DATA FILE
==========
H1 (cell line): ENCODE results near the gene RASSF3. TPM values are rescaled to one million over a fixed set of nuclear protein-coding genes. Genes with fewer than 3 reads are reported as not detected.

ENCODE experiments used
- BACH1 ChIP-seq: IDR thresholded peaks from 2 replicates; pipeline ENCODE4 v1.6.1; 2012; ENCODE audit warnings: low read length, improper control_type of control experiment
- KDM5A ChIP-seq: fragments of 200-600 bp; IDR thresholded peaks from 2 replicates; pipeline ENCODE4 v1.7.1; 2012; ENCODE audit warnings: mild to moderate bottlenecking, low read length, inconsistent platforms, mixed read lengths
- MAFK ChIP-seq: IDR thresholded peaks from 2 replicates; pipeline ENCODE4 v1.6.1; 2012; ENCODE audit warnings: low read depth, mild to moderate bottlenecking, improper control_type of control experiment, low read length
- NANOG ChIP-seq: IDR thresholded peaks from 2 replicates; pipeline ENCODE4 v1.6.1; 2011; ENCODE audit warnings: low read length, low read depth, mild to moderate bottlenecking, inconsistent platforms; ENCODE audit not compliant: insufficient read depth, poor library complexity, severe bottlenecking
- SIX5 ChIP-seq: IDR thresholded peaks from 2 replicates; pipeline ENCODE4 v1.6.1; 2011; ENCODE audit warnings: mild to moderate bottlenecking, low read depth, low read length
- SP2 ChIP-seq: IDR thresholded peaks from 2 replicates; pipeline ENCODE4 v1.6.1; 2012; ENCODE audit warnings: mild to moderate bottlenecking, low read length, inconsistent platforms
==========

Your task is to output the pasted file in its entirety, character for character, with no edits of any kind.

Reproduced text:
H1 (cell line): ENCODE results near the gene RASSF3. TPM values are rescaled to one million over a fixed set of nuclear protein-coding genes. Genes with fewer than 3 reads are reported as not detected.

ENCODE experiments used
- BACH1 ChIP-seq: IDR thresholded peaks from 2 replicates; pipeline ENCODE4 v1.6.1; 2012; ENCODE audit warnings: low read length, improper control_type of control experiment
- KDM5A ChIP-seq: fragments of 200-600 bp; IDR thresholded peaks from 2 replicates; pipeline ENCODE4 v1.7.1; 2012; ENCODE audit warnings: mild to moderate bottlenecking, low read length, inconsistent platforms, mixed read lengths
- MAFK ChIP-seq: IDR thresholded peaks from 2 replicates; pipeline ENCODE4 v1.6.1; 2012; ENCODE audit warnings: low read depth, mild to moderate bottlenecking, improper control_type of control experiment, low read length
- NANOG ChIP-seq: IDR thresholded peaks from 2 replicates; pipeline ENCODE4 v1.6.1; 2011; ENCODE audit warnings: low read length, low read depth, mild to moderate bottlenecking, inconsistent platforms; ENCODE audit not compliant: insufficient read depth, poor library complexity, severe bottlenecking
- SIX5 ChIP-seq: IDR thresholded peaks from 2 replicates; pipeline ENCODE4 v1.6.1; 2011; ENCODE audit warnings: mild to moderate bottlenecking, low read depth, low read length
- SP2 ChIP-seq: IDR thresholded peaks from 2 replicates; pipeline ENCODE4 v1.6.1; 2012; ENCODE audit warnings: mild to moderate bottlenecking, low read length, inconsistent platforms